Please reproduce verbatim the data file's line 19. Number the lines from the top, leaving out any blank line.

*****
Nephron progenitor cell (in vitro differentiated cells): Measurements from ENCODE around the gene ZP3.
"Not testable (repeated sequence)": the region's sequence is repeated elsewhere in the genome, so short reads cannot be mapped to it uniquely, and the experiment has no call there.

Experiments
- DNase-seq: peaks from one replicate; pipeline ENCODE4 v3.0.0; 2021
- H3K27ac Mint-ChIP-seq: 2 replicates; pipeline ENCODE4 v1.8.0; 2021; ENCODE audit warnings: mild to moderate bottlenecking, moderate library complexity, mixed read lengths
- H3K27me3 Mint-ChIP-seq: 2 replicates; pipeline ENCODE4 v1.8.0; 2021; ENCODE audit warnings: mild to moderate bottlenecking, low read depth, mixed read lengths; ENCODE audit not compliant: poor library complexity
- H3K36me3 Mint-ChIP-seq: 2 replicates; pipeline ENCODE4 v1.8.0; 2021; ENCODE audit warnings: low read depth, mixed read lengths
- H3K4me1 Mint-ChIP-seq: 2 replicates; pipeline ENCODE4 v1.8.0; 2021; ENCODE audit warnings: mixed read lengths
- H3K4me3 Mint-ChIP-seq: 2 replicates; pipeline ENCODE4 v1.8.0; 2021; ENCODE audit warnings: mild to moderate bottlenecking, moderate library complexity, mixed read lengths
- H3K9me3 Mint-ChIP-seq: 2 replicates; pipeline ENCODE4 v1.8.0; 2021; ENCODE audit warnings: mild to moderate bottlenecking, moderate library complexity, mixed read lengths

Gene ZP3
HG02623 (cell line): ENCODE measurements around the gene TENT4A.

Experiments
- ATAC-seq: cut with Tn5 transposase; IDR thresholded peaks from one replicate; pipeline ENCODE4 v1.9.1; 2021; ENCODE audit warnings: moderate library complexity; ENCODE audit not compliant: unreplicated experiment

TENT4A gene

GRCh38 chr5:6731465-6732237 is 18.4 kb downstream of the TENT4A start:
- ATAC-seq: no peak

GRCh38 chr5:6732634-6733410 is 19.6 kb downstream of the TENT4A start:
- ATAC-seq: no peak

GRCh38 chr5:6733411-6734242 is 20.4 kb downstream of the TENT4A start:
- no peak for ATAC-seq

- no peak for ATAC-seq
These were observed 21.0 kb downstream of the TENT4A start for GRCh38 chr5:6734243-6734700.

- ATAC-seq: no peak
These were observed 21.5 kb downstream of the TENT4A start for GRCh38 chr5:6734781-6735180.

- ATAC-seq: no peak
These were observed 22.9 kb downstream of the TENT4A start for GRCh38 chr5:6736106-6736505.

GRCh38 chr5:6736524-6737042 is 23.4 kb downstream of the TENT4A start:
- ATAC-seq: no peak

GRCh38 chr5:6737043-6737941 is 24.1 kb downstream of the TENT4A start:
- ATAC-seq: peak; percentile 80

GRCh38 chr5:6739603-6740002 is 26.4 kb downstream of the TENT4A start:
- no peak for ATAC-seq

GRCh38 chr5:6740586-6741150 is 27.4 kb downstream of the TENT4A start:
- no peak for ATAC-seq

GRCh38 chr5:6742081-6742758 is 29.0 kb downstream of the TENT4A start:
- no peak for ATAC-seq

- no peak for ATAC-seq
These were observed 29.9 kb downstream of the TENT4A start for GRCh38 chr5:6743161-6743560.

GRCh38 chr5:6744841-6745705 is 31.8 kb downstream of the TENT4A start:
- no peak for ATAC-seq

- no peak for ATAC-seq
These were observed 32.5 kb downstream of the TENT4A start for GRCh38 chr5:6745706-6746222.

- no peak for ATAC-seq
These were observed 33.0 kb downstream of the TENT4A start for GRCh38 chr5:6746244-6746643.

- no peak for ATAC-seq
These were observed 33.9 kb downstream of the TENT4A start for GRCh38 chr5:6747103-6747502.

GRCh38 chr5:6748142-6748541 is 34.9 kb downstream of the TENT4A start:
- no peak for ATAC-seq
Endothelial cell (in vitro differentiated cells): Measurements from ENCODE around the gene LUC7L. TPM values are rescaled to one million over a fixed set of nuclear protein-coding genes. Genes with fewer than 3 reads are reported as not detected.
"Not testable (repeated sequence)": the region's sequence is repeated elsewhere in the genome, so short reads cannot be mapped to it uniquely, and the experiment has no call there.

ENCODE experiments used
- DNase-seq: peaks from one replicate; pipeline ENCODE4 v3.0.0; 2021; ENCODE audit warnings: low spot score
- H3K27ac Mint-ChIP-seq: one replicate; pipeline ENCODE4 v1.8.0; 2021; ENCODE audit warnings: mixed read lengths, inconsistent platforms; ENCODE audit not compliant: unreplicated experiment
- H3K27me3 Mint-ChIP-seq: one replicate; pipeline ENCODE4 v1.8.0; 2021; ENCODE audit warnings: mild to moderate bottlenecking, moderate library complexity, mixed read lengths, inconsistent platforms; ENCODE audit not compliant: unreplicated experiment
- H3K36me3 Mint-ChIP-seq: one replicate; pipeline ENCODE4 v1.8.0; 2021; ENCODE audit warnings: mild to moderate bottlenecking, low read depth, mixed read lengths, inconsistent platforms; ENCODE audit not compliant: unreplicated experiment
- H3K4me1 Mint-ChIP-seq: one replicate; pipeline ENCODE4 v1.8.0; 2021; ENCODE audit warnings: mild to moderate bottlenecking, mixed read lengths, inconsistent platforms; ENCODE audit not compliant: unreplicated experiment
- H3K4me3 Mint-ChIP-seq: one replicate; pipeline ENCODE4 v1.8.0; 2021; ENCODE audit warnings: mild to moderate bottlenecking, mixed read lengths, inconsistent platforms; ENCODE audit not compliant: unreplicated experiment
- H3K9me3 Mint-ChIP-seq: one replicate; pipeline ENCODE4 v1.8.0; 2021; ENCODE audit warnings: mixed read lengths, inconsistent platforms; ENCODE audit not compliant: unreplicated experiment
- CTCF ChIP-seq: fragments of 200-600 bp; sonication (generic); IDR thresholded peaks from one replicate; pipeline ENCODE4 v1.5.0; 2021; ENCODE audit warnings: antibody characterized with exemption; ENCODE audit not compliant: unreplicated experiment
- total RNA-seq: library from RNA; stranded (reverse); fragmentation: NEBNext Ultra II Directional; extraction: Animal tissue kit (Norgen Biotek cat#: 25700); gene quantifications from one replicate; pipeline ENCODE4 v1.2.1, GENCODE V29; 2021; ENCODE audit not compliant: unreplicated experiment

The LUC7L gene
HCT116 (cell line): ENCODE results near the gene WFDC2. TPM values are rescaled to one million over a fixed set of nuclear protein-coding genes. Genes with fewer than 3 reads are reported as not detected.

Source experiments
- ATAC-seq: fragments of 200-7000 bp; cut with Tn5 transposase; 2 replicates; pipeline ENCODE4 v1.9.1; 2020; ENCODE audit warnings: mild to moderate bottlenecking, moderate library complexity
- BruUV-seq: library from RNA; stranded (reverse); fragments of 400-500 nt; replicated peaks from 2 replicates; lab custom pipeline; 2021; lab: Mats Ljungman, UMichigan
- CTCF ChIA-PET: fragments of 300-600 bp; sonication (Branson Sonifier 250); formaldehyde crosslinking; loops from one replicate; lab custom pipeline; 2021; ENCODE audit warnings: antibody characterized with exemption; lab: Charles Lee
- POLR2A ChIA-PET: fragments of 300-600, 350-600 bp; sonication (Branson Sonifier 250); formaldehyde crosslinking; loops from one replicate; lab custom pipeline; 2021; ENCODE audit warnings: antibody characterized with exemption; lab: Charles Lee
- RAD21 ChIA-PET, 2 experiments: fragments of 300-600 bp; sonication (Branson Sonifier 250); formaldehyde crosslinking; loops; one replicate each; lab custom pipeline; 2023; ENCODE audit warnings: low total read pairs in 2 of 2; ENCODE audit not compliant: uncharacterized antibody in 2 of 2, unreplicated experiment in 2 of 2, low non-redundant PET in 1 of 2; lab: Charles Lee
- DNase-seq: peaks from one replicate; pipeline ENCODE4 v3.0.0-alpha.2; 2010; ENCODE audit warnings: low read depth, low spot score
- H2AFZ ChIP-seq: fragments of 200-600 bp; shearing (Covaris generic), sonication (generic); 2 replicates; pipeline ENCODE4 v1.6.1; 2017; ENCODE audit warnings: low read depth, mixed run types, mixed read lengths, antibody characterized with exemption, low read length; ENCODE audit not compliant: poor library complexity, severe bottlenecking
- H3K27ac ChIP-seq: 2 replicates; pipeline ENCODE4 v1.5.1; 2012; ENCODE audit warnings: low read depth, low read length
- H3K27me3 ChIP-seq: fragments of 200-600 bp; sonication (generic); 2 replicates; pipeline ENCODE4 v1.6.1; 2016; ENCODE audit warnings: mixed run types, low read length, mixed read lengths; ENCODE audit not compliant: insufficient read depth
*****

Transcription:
- ATAC-seq: no peak